With the preview release of EMSI’s 2nd Quarter 2011 dataset this week, we compiled a list of the fastest-growing occupations from 2009-2011. The jobs at the top of the list might surprise you — particularly if you weren’t aware of the explosion in oil and gas extraction jobs.
The following table shows the top 10 fastest-growing jobs in the nation (ranked by 2009-2011 percentage growth).
SOC CodeDescription2009 Jobs2011 Jobs% ChangeAnnual Openings2011 Median Hourly WageEducation Level47-5013Service unit operators, oil, gas, and mining41,22846,76613%4,313$20.46Moderate-term on-the-job training47-5011Derrick operators, oil and gas23,08025,74712%2,267$22.22Moderate-term on-the-job training17-2031Biomedical engineers15,34817,06111%1,237$36.89Bachelor's degree47-5012Rotary drill operators, oil and gas28,03530,98111%2,656$26.40Moderate-term on-the-job training47-5071Roustabouts, oil and gas74,99682,67810%6,484$19.06Moderate-term on-the-job training31-1011Home health aides1,066,2501,143,9837%53,867$9.81Short-term on-the-job training17-2171Petroleum engineers28,95230,9177%1,936$49.98Bachelor's degree39-9021Personal and home care aides1,020,6301,088,0297%50,874$8.80Short-term on-the-job training13-1071Employment, recruitment, and placement specialists205,859218,3296%12,654$21.64Bachelor's degree43-5052Postal service mail carriers329,547348,7236%21,161$25.10Short-term on-the-job training
Where are these well-performing oil and gas jobs located? With our GIS tool, we mapped the data for four of the five fastest-growing jobs — roustabouts, service unit operators, derrick operators, and rotary drill operators. Here’s what we found: Texas and Oklahoma of course have a large percentage of these jobs, but California, Alaska, and other Western states have a fair share, too.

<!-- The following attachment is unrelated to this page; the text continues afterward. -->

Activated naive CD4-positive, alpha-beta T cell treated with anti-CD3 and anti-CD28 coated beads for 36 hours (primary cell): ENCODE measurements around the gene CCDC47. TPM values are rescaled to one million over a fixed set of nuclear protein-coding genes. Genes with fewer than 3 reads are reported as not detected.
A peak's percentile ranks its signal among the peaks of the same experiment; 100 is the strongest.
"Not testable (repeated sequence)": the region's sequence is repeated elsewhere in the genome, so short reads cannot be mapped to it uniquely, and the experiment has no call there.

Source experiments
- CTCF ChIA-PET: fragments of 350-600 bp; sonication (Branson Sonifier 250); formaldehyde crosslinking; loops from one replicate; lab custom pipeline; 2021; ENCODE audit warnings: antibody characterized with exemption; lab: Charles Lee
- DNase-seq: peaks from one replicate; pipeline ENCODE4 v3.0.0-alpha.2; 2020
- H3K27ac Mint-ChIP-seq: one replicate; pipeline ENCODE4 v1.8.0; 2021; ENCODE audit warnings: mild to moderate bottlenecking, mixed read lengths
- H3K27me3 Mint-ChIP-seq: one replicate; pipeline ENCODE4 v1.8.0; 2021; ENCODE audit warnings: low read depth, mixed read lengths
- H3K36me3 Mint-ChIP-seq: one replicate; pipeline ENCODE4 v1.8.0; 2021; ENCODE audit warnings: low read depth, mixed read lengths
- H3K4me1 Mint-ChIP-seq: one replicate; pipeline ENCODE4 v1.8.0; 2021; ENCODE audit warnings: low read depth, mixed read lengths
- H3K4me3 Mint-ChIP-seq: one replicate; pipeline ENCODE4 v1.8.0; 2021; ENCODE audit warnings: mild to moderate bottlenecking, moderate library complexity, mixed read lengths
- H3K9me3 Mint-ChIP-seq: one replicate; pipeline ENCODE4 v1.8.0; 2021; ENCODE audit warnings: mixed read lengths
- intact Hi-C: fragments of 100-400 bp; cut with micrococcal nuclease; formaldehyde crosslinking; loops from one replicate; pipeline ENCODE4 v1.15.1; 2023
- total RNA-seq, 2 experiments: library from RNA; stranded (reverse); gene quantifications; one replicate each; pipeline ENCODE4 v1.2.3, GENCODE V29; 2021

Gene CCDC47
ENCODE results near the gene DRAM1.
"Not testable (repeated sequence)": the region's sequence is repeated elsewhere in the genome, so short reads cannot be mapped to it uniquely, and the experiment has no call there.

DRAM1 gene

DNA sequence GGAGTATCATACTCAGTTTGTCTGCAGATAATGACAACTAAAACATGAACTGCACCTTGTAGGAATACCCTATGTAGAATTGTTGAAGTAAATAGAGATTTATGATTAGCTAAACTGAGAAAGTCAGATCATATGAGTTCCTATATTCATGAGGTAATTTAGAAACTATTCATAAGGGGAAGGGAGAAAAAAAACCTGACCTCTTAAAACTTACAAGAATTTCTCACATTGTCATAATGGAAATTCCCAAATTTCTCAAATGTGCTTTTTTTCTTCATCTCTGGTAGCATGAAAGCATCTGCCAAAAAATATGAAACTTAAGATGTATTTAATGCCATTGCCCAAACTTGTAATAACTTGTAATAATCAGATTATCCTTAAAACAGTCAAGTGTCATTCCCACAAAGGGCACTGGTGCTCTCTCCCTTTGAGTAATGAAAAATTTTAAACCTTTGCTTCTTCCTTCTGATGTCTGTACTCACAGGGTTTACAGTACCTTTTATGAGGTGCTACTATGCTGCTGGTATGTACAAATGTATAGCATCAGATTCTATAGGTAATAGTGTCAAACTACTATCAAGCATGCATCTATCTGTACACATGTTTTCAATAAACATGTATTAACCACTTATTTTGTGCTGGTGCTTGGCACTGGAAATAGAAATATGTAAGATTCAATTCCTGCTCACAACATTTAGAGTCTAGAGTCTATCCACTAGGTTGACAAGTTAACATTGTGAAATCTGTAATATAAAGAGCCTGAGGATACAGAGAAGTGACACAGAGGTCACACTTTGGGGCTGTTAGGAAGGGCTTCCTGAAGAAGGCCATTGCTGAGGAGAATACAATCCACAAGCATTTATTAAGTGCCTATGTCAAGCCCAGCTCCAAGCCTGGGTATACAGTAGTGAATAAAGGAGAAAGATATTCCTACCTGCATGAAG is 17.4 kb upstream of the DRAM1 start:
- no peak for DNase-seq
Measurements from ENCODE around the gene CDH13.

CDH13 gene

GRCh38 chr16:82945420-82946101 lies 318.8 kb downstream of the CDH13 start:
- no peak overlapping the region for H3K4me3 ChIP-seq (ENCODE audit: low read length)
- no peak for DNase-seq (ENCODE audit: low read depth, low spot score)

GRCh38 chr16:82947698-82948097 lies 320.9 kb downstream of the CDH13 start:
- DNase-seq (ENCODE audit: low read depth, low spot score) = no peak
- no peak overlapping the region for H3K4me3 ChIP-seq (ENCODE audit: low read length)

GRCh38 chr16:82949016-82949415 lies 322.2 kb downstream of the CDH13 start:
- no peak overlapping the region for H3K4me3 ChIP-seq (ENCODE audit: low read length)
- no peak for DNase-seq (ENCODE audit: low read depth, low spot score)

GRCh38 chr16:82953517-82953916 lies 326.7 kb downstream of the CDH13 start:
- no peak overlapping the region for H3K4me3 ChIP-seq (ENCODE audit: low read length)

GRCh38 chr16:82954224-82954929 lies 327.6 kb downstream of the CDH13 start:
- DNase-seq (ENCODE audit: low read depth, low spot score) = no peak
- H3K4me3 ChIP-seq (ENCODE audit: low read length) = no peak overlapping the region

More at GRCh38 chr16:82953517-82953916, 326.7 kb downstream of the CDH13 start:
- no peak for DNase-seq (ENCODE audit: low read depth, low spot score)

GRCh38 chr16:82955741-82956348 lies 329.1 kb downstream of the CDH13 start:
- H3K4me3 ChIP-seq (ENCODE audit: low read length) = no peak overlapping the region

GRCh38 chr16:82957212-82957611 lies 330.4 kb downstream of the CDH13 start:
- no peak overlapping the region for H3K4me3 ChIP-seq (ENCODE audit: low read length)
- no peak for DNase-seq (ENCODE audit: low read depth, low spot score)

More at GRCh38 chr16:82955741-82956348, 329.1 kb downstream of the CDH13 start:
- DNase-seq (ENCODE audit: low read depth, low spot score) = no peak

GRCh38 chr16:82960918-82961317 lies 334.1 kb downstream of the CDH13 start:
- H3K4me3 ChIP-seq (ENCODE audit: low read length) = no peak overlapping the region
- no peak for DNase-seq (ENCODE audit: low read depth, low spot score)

The map below shows every county in the continental US sorted by 2-year job growth in these oil and gas extraction jobs. (Williams County, North Dakota is No. 1 with 1,539 jobs added, which amounts to 80% growth).
Drilling down, this first chart shows the counties in the US with largest number of the four aforementioned occupations.
Harris County, home to Houston and 4.1 million people, has by far the largest number of oil and gas workers, followed by five other Texas counties in the top 15.
What about the counties showing the strongest growth from 2009-2011? We charted the top 15, by percentage change, below.
This is where things get interesting. Drilling has skyrocketed in North Dakota, a big reason why the state has five of the top six fastest-growing counties for the selected oil and gas extraction occupations. And Pennsylvania, which has four of the top 15 quickest-growing counties, has seen a huge increase in Marcellus shale natural gas extraction.
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